i’m a huge fan of yayoi kusama. she was the subject of my dissertation, but only discovering her work recently meant i’d never had the chance to see it in the flesh.
the major show that just finished at victoria miro was over two sites, and while i only managed one (hoxton) it focused on her most iconic works – the mirror rooms and (new) infinity net paintings, as well as the pumpkins which now seem to stand in for the proliferating soft phalluses of her 1960s works, her current fecund obsession.
the logistics of a highly popular show featuring environments (as kusama termed her installations) that can only be experienced by a small number of people at a time made for a *lot* of queueing. but it was well organised and stewarded, as well as strictly timed. for this fangirl at least a half hour wait for 30 seconds in a mirror room seemed like an entirely fair swap 🙂
i didn’t want to spend too much time precious time taking pics, i tried to immerse myself as fully as i could in the mirror rooms, following the lights spinning away into dizzying infinity. but i doubt i’ll have another chance soon so at least one selfie was required.
i’d been expecting the rooms, and the giant bronze pumpkins – which are satisfyingly solid and grounded – but i wasn’t prepared to see any infinity net paintings. as far as i was aware her recent painting output was all in her more graphic style, deriving their energy from juxtaposition of vibrant colour and line, rather than the expressive textured surfaces of her early work. but (as far as i recall) the paintings on show were all recent, and included several infinity nets.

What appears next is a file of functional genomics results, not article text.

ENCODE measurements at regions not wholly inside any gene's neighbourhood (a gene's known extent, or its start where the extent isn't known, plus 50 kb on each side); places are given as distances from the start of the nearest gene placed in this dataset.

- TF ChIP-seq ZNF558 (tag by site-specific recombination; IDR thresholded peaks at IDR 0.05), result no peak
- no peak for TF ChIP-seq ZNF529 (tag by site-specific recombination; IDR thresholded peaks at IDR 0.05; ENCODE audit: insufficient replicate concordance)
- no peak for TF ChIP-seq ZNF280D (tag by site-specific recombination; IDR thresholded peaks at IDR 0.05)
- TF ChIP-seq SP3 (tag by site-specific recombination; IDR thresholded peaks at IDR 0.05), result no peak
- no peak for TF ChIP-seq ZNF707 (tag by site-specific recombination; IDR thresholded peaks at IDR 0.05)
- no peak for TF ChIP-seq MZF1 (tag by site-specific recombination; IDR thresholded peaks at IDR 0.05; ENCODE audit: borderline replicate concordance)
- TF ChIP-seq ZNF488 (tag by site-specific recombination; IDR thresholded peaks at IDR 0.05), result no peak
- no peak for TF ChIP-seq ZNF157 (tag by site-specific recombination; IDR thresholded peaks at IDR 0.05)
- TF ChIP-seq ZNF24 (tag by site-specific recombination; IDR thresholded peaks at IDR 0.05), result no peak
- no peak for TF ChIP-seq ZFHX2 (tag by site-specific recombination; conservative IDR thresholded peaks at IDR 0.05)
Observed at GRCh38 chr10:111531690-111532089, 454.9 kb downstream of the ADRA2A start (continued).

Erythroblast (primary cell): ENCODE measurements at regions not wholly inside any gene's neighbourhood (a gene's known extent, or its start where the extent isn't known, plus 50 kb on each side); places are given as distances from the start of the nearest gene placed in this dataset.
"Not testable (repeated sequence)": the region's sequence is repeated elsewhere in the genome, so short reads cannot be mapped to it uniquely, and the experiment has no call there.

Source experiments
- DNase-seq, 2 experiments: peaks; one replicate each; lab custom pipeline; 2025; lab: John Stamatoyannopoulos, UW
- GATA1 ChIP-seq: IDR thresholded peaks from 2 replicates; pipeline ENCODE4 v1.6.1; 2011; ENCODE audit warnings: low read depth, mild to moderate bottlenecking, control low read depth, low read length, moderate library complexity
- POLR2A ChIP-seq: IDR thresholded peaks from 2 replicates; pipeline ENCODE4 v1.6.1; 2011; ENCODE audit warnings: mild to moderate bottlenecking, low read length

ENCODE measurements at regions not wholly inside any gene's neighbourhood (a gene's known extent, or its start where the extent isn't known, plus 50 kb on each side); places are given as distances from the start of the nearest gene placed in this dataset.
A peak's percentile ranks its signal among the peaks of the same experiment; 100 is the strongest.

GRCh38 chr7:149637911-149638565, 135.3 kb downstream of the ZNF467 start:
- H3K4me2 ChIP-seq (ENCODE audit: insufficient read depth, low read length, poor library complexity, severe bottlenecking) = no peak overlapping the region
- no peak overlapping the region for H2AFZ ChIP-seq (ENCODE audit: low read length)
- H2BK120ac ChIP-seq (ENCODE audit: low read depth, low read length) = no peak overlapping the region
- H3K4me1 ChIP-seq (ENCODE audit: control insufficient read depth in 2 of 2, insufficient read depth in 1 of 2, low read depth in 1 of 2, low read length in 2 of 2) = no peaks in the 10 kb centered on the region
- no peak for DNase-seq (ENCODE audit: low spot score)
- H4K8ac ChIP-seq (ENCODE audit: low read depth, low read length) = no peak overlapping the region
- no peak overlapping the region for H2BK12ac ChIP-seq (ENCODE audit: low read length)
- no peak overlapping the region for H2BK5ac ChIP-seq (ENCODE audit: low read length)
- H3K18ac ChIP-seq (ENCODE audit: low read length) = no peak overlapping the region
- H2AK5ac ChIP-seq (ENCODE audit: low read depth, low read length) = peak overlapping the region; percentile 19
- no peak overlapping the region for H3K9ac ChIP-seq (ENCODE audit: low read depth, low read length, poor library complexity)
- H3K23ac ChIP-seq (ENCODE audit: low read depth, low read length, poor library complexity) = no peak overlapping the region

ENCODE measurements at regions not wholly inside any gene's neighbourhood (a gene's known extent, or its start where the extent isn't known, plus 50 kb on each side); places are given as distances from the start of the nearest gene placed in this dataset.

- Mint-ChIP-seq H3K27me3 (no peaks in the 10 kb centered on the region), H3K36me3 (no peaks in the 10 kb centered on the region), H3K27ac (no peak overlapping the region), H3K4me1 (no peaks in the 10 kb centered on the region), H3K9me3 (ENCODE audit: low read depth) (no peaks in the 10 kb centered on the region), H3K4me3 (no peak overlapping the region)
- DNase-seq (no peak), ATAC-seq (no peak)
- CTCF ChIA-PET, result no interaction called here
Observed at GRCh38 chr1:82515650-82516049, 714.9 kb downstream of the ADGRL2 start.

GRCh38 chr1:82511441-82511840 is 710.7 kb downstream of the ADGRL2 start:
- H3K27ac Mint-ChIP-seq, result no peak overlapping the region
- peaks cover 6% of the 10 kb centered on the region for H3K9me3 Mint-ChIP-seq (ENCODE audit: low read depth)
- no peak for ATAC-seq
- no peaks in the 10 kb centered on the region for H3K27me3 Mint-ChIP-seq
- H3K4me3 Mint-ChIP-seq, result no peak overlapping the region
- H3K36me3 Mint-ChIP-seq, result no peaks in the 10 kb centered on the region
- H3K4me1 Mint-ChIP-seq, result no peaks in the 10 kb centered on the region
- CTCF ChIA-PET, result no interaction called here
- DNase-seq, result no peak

a closeup of a white net. a black ground is lightly washed with white, showing the texture of the canvas, and overlaid with an endless series of tiny arcing strokes that meander and proliferate along the surface. this vigorous texture gives a great sense of movement, a sense of life, reaching to the edges of the canvas and threatening to escape beyond it (when kusama first painted her infinity nets in new york in the late 50s and early 60s she indeed continued the nets along walls, floors, windows, and even her own body, reflecting her mental turmoil of the time).
her use of this texture is even clearer in a multicoloured net painting. i love this piece for its combination of the net motif with subtle use of bold colours on the ground. the painting pulsates and vibrates like a living thing.
there was also a chance to see narcissus garden, which kusama famously installed in guerrilla fashion at the venice biennale (1966), scandalising the organisers by selling the mirrored spheres off piece by piece to the visiting public. the act was both commentary on the thinly-veiled commercialism underlying the international art trade, and an early demonstration of kusama’s canny approach to marketing and merchandising which has made her the highest earning female artist of all time.
the translation from lawn – as in venice – to pond was an inspired one. the movement of the mirrored spheres and the sound of that movement made for a transfixing, hypnotic experience; qualities evident in all of kusama’s best work.